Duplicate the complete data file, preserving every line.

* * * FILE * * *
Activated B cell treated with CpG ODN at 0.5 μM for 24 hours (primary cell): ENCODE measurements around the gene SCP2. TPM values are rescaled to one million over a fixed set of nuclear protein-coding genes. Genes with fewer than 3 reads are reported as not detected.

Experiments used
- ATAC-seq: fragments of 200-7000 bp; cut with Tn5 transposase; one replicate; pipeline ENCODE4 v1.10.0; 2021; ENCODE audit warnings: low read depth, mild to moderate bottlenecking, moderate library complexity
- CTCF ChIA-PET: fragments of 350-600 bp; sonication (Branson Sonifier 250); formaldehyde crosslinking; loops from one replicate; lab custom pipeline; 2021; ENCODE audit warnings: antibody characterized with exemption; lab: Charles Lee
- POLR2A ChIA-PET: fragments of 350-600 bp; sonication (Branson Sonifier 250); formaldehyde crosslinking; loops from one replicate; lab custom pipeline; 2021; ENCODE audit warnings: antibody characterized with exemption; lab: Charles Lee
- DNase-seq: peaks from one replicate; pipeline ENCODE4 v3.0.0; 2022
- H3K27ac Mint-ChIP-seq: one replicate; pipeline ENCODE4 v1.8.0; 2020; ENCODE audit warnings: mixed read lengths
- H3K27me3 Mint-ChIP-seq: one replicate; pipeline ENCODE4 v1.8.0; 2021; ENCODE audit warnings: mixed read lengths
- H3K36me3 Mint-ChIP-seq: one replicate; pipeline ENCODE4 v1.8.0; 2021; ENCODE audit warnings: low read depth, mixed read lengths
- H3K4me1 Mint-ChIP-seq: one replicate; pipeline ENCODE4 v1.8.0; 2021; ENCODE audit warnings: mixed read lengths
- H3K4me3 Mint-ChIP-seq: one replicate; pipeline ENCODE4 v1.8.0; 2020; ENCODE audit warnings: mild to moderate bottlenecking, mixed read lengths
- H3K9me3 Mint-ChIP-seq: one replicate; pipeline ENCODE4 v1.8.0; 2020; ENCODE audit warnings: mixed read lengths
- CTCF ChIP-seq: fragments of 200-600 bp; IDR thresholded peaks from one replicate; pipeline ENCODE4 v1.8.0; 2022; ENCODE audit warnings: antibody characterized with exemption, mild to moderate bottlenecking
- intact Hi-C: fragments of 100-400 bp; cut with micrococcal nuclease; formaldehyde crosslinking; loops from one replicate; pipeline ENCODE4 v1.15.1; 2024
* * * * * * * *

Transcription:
Activated B cell treated with CpG ODN at 0.5 μM for 24 hours (primary cell): ENCODE measurements around the gene SCP2. TPM values are rescaled to one million over a fixed set of nuclear protein-coding genes. Genes with fewer than 3 reads are reported as not detected.

Experiments used
- ATAC-seq: fragments of 200-7000 bp; cut with Tn5 transposase; one replicate; pipeline ENCODE4 v1.10.0; 2021; ENCODE audit warnings: low read depth, mild to moderate bottlenecking, moderate library complexity
- CTCF ChIA-PET: fragments of 350-600 bp; sonication (Branson Sonifier 250); formaldehyde crosslinking; loops from one replicate; lab custom pipeline; 2021; ENCODE audit warnings: antibody characterized with exemption; lab: Charles Lee
- POLR2A ChIA-PET: fragments of 350-600 bp; sonication (Branson Sonifier 250); formaldehyde crosslinking; loops from one replicate; lab custom pipeline; 2021; ENCODE audit warnings: antibody characterized with exemption; lab: Charles Lee
- DNase-seq: peaks from one replicate; pipeline ENCODE4 v3.0.0; 2022
- H3K27ac Mint-ChIP-seq: one replicate; pipeline ENCODE4 v1.8.0; 2020; ENCODE audit warnings: mixed read lengths
- H3K27me3 Mint-ChIP-seq: one replicate; pipeline ENCODE4 v1.8.0; 2021; ENCODE audit warnings: mixed read lengths
- H3K36me3 Mint-ChIP-seq: one replicate; pipeline ENCODE4 v1.8.0; 2021; ENCODE audit warnings: low read depth, mixed read lengths
- H3K4me1 Mint-ChIP-seq: one replicate; pipeline ENCODE4 v1.8.0; 2021; ENCODE audit warnings: mixed read lengths
- H3K4me3 Mint-ChIP-seq: one replicate; pipeline ENCODE4 v1.8.0; 2020; ENCODE audit warnings: mild to moderate bottlenecking, mixed read lengths
- H3K9me3 Mint-ChIP-seq: one replicate; pipeline ENCODE4 v1.8.0; 2020; ENCODE audit warnings: mixed read lengths
- CTCF ChIP-seq: fragments of 200-600 bp; IDR thresholded peaks from one replicate; pipeline ENCODE4 v1.8.0; 2022; ENCODE audit warnings: antibody characterized with exemption, mild to moderate bottlenecking
- intact Hi-C: fragments of 100-400 bp; cut with micrococcal nuclease; formaldehyde crosslinking; loops from one replicate; pipeline ENCODE4 v1.15.1; 2024